Irish Red Cross responds to bereaved father’s claims

The Irish Red Cross has responded to claim made by a bereaved father whose daughter was one of 10 people who lost their lives in the Creeslough tragedy in October 2022.

In a bulleted statement, the organisation states:

1. At all times, since the tragic explosion of October 2022, The Irish Red Cross has, as a humanitarian organisation, placed the bereaved and other beneficiaries of this fund, at the centre of our focus.


2. As an emergency humanitarian organisation we were able to channel the funds to those affected which were in four groups:

3. Bereaved families and those who were injured;

4. People who lost their homes and possessions;

5. people who lost their jobs ;

6. people who suffered trauma through witnessing the tragedy, and/or responding to the emergency with humanitarian selflessness.

7. The funding distribution was commenced within days. AT Christmas 2022 additional substantive funds were dispersed. In 2023 a methodology was designed and agreed for distributing the remaining funds in the fairest possible way, meeting the significant needs of bereaved families and injured people. In that way, we distributed the vast bulk of the funds. All along, we were continually giving out money to those in need. There was never a question of unnecessarily holding back funds.

8. The understanding with the community and those consulted with, was that any remaining monies following the dispersal of money, in particular to the families and bereaved, would be allocated to tragedy-related community projects (not geographically limited to Creeslough.


9. This chimes with the opening of the appeal fund by the Irish Red Cross, when it seemed clear that there would be a need to provide both immediate and longer term supports to the people and communities affected by the tragedy. And it is in that context that the remaining residual 7% of the funds are being planned for. Charity Law, and governance standards require appropriate funds oversight as well as a reliable process for distribution. Sometimes that can take longer than expected because we are dealing with a community that has been traumatised. Equally, the IRC has an obligation not to assign the funds for any service/offering that others (e.g. HSE, Tusla etc) will fund. It has taken longer than anticipated to assess the proper added value that the publicly donated funds can make due to a range of delays not within the IRC’s control.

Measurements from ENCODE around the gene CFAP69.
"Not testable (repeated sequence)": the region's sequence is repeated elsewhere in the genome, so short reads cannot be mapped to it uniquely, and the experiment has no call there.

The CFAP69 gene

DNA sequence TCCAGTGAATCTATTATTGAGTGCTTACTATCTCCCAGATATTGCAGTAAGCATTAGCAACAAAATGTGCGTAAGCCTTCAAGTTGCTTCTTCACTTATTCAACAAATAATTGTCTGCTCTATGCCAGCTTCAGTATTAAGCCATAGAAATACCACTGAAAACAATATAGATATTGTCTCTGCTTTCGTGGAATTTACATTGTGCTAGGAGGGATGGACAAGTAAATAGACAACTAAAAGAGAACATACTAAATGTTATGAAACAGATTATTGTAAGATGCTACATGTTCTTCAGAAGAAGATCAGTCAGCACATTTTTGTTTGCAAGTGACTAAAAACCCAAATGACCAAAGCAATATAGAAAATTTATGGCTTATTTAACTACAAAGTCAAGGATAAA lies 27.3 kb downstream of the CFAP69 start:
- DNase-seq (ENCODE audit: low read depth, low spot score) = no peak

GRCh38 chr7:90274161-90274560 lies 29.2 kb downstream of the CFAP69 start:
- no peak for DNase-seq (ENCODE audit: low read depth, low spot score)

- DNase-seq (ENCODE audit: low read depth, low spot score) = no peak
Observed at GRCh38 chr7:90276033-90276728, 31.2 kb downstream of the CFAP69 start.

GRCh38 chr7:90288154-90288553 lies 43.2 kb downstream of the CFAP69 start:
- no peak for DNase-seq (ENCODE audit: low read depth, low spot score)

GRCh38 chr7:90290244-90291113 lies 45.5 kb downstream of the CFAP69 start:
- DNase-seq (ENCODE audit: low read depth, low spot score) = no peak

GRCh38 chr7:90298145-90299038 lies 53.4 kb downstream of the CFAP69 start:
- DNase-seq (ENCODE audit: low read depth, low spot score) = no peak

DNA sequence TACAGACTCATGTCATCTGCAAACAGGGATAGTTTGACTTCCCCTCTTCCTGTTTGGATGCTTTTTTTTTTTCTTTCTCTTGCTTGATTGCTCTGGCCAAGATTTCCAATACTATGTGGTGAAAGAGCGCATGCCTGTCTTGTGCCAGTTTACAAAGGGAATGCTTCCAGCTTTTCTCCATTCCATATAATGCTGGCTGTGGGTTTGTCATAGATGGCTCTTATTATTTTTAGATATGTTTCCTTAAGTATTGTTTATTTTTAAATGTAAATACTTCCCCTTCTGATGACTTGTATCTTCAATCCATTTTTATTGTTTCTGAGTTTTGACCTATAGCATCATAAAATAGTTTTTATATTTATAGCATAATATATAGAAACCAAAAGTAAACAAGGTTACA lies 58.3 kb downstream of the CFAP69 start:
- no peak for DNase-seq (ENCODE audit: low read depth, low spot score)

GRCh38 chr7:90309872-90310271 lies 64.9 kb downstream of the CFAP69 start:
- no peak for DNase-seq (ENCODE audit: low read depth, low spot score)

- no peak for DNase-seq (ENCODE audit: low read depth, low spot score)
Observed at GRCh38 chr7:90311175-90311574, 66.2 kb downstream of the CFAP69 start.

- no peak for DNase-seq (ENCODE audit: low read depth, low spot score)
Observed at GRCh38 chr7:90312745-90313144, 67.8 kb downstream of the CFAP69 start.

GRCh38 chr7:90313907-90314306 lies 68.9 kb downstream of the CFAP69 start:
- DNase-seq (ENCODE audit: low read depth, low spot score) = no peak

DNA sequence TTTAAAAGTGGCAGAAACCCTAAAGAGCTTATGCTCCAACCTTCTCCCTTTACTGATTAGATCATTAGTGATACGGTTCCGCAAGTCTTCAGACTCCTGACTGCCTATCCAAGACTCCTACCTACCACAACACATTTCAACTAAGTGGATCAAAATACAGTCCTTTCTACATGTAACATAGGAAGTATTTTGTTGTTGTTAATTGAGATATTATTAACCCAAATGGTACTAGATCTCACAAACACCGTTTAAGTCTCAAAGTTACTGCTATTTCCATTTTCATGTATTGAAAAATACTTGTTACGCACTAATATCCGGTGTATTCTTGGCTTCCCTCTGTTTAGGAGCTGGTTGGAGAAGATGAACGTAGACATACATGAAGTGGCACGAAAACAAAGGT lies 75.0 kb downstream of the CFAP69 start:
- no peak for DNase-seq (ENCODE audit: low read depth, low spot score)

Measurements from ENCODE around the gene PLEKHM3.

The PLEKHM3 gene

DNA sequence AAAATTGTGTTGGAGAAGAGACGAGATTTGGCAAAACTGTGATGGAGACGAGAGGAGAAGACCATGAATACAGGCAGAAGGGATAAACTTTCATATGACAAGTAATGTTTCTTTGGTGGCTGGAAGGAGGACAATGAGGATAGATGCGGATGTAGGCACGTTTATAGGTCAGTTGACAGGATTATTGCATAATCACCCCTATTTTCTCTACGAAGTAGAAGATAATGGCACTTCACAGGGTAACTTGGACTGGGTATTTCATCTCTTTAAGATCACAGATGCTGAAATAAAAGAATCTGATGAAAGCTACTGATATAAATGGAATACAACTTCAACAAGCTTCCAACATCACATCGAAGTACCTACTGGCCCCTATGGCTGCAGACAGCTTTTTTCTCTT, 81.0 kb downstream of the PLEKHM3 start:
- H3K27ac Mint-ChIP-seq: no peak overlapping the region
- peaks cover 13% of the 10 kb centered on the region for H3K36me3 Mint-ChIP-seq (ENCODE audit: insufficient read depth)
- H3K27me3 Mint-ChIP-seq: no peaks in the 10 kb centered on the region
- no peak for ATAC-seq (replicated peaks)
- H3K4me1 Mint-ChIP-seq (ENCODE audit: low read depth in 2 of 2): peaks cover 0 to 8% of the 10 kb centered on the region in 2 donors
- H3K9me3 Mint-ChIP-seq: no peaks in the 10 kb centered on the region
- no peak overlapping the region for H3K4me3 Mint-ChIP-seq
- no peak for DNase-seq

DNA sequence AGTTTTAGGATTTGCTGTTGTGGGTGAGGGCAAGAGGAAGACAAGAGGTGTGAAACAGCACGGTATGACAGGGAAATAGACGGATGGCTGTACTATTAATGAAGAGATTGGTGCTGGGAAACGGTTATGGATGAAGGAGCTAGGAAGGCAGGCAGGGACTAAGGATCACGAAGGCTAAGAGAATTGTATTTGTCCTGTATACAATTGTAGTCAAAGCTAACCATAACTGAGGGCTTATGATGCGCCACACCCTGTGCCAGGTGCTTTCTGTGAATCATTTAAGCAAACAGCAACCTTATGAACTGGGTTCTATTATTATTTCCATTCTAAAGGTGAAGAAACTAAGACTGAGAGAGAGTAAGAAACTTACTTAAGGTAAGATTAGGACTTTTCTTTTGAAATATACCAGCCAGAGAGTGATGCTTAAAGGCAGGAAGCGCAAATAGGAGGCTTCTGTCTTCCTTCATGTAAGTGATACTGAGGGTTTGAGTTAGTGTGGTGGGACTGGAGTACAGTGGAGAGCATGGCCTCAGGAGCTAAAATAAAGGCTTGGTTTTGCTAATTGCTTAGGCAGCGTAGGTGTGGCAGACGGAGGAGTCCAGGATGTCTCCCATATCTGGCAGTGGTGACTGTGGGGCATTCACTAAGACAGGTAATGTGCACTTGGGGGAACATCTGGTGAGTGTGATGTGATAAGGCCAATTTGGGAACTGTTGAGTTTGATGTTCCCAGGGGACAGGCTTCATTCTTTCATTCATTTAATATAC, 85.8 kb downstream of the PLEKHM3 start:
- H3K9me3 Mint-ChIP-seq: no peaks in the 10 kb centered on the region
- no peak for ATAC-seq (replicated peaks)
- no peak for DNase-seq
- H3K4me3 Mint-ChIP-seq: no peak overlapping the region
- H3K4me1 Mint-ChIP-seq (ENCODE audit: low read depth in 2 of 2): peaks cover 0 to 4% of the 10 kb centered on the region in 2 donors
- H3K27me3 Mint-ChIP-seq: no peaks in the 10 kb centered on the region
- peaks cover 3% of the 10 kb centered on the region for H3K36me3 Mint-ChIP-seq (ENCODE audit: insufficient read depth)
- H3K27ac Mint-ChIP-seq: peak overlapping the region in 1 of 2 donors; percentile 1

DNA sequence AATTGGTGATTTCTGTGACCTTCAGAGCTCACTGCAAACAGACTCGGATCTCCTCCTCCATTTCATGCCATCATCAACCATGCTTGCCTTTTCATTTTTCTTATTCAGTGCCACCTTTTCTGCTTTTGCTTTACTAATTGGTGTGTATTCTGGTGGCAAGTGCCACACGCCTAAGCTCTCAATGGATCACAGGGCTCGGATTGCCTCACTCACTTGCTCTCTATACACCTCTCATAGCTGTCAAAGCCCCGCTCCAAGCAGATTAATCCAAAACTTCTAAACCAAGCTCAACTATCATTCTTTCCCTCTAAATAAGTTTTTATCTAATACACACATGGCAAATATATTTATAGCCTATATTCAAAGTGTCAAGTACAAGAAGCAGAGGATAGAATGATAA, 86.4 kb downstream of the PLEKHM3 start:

10. Charity Law and best practice in governance requires the IRC to come to its own decisions about where best to allocate the remaining funds and to inform that we have engaged significantly with the community, with the families and with other stakeholders throughout this process and have been fully transparent about every stage of the process.

Three consultation meetings were held with the Community (October ‘22, February, and May 2023), along with meetings with bereaved families and others.

Subsequently, a significant number of contacts with local and regional community associations and statutory authorities took place to understand how the IRC might best ensure effective use of the remaining funds.

11. We believe that working with existing community service-providers is the best path to enable Irish Red Cross to achieve the most effective use of the remaining funds, in line with established principles for humanitarian action and best practice in charity governance.

We have been actively engaging with stakeholders to develop a model based on supporting local community organisations to become the effective channel to deliver ‘long-term assistance’ as promised.

12. The Irish Red Cross has had significant amounts of engagement with all the families including the Harper family.

As recently as March 2024 a detailed letter was written to the Harper family outlining all these details along with other information. All of the questions posed to the Irish Red Cross have been answered in full with explanations provided.

13. At no point did Irish Red Cross commit that the money would go to the Letterkenny Rugby Club (or other club) so they could train up a bereavement officer. No commitments of any kind were made because the consultation engagements were listening exercises with different stakeholders. These and many others ideas were floated by different members of the community, but it was for the IRC to determine what expenditure it would make based on the need and also what others were doing.

14.The Irish Red Cross has demonstrated its full commitment to the people and communities affected by the Creeslough tragedy and it is a sign of this commitment that we have taken the time to identify the most appropriate process for the remaining funds. The length of time is not particularly unusual in our experience in terms of post-tragedy emergency events. We are mindful of the need to ensure the publicly donated funds are spent well.

15.The Irish Red Cross does not intend to walk away from the Creeslough community – indeed our volunteers are embedded in that community.

Additionally, we have donated the value of €60k into the fund’s management ourselves last year along with a further €10k during this year also. Additionally and as previously communicated, we have taken zero percent out of the fund to cover our costs.


We are currently in active discussions with various community group representatives to decide on the best methodology for evaluating projects and allocating the remaining funds, and will complement this with a visit during July.

The areas identified thus far from the community are: i: Ongoing trauma support; ii: Support for youth development; A recognition mechanism of some description. We anticipate being in a position to communicate to all stakeholders the details around the implement of this final phase by next month.

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